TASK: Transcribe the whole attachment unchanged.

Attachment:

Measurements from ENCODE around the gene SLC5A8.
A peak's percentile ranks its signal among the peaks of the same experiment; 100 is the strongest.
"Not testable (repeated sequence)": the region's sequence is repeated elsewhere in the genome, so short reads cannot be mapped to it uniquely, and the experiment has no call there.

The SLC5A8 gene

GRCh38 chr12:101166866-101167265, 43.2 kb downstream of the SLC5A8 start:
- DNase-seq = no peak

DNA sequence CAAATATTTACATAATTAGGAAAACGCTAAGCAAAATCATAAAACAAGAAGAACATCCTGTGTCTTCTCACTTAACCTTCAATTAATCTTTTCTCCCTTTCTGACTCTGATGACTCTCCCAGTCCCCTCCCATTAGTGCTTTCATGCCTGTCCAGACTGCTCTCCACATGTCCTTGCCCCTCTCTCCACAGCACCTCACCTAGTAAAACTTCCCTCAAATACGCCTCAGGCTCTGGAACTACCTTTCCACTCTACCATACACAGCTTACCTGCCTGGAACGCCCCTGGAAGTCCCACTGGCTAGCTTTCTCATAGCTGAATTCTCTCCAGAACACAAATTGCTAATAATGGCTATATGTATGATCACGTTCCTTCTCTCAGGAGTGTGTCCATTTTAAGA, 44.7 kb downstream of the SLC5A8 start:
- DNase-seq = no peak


Measurements from ENCODE around the gene SLC5A8.
A peak's percentile ranks its signal among the peaks of the same experiment; 100 is the strongest.
"Not testable (repeated sequence)": the region's sequence is repeated elsewhere in the genome, so short reads cannot be mapped to it uniquely, and the experiment has no call there.

The SLC5A8 gene

GRCh38 chr12:101166866-101167265, 43.2 kb downstream of the SLC5A8 start:
- DNase-seq = no peak

DNA sequence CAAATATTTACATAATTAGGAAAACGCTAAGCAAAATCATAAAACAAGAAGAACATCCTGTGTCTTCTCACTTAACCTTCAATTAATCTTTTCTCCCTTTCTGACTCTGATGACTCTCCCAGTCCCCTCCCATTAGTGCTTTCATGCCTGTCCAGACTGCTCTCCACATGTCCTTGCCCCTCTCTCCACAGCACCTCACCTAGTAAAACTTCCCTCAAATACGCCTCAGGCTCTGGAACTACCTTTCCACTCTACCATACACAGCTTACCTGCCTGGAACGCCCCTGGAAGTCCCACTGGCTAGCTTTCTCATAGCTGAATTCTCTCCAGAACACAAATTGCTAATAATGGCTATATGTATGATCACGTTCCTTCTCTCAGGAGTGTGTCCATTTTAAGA, 44.7 kb downstream of the SLC5A8 start:
- DNase-seq = no peak